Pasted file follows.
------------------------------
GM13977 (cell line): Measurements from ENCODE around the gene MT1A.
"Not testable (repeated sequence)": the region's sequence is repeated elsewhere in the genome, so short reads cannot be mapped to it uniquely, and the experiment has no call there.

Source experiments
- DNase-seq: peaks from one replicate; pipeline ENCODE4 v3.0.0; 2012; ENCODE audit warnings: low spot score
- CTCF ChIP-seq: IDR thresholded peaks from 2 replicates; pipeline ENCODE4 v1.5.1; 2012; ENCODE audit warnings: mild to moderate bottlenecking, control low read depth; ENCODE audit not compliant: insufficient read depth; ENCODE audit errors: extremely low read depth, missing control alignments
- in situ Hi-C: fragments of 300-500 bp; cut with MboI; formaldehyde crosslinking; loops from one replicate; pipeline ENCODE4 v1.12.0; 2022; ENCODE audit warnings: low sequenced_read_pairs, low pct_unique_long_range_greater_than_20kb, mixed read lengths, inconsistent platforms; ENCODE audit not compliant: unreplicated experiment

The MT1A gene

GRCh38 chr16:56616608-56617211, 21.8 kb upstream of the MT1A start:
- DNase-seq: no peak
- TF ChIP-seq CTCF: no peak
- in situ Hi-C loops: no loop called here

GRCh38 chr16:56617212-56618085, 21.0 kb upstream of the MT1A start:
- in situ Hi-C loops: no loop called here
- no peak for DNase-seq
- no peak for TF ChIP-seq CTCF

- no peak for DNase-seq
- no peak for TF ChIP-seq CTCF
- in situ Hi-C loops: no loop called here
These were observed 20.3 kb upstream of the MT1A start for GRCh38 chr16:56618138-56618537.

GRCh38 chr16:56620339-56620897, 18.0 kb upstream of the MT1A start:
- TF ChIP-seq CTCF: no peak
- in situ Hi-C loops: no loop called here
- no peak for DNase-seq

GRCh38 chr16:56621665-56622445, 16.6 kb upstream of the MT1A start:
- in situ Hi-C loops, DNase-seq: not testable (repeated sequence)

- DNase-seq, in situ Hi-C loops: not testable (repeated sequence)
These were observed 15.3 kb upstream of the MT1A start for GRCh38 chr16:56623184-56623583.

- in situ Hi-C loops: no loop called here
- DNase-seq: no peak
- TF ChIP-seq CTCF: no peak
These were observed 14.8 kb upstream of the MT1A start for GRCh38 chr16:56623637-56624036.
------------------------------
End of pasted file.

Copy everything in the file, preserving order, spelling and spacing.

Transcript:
GM13977 (cell line): Measurements from ENCODE around the gene MT1A.
"Not testable (repeated sequence)": the region's sequence is repeated elsewhere in the genome, so short reads cannot be mapped to it uniquely, and the experiment has no call there.

Source experiments
- DNase-seq: peaks from one replicate; pipeline ENCODE4 v3.0.0; 2012; ENCODE audit warnings: low spot score
- CTCF ChIP-seq: IDR thresholded peaks from 2 replicates; pipeline ENCODE4 v1.5.1; 2012; ENCODE audit warnings: mild to moderate bottlenecking, control low read depth; ENCODE audit not compliant: insufficient read depth; ENCODE audit errors: extremely low read depth, missing control alignments
- in situ Hi-C: fragments of 300-500 bp; cut with MboI; formaldehyde crosslinking; loops from one replicate; pipeline ENCODE4 v1.12.0; 2022; ENCODE audit warnings: low sequenced_read_pairs, low pct_unique_long_range_greater_than_20kb, mixed read lengths, inconsistent platforms; ENCODE audit not compliant: unreplicated experiment

The MT1A gene

GRCh38 chr16:56616608-56617211, 21.8 kb upstream of the MT1A start:
- DNase-seq: no peak
- TF ChIP-seq CTCF: no peak
- in situ Hi-C loops: no loop called here

GRCh38 chr16:56617212-56618085, 21.0 kb upstream of the MT1A start:
- in situ Hi-C loops: no loop called here
- no peak for DNase-seq
- no peak for TF ChIP-seq CTCF

- no peak for DNase-seq
- no peak for TF ChIP-seq CTCF
- in situ Hi-C loops: no loop called here
These were observed 20.3 kb upstream of the MT1A start for GRCh38 chr16:56618138-56618537.

GRCh38 chr16:56620339-56620897, 18.0 kb upstream of the MT1A start:
- TF ChIP-seq CTCF: no peak
- in situ Hi-C loops: no loop called here
- no peak for DNase-seq

GRCh38 chr16:56621665-56622445, 16.6 kb upstream of the MT1A start:
- in situ Hi-C loops, DNase-seq: not testable (repeated sequence)

- DNase-seq, in situ Hi-C loops: not testable (repeated sequence)
These were observed 15.3 kb upstream of the MT1A start for GRCh38 chr16:56623184-56623583.

- in situ Hi-C loops: no loop called here
- DNase-seq: no peak
- TF ChIP-seq CTCF: no peak
These were observed 14.8 kb upstream of the MT1A start for GRCh38 chr16:56623637-56624036.